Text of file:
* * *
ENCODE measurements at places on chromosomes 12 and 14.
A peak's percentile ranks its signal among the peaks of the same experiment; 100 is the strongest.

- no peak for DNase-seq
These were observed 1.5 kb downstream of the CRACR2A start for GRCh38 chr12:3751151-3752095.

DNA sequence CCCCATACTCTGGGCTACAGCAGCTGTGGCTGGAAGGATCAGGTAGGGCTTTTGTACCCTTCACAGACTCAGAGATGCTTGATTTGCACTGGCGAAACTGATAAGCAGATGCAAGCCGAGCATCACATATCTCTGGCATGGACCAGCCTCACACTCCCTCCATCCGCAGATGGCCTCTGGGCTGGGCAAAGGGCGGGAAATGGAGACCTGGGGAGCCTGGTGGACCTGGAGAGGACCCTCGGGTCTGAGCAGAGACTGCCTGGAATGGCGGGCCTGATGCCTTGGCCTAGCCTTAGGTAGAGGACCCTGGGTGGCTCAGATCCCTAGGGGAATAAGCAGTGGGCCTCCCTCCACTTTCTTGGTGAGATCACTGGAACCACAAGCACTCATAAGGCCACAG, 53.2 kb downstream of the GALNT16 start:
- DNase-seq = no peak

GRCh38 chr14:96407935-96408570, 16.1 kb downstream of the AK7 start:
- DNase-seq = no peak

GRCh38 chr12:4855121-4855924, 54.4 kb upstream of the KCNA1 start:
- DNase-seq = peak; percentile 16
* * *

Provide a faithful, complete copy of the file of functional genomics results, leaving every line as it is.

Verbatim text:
ENCODE measurements at places on chromosomes 12 and 14.
A peak's percentile ranks its signal among the peaks of the same experiment; 100 is the strongest.

- no peak for DNase-seq
These were observed 1.5 kb downstream of the CRACR2A start for GRCh38 chr12:3751151-3752095.

DNA sequence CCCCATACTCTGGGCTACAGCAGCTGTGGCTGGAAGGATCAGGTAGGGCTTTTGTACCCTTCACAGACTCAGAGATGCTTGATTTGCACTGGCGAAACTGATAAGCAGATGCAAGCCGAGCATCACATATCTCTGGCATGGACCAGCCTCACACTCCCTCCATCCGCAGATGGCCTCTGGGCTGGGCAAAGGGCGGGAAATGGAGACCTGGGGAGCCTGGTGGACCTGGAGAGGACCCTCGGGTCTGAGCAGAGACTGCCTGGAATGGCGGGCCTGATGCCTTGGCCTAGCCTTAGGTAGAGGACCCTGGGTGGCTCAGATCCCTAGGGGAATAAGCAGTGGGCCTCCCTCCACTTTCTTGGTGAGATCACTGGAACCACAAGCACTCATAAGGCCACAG, 53.2 kb downstream of the GALNT16 start:
- DNase-seq = no peak

GRCh38 chr14:96407935-96408570, 16.1 kb downstream of the AK7 start:
- DNase-seq = no peak

GRCh38 chr12:4855121-4855924, 54.4 kb upstream of the KCNA1 start:
- DNase-seq = peak; percentile 16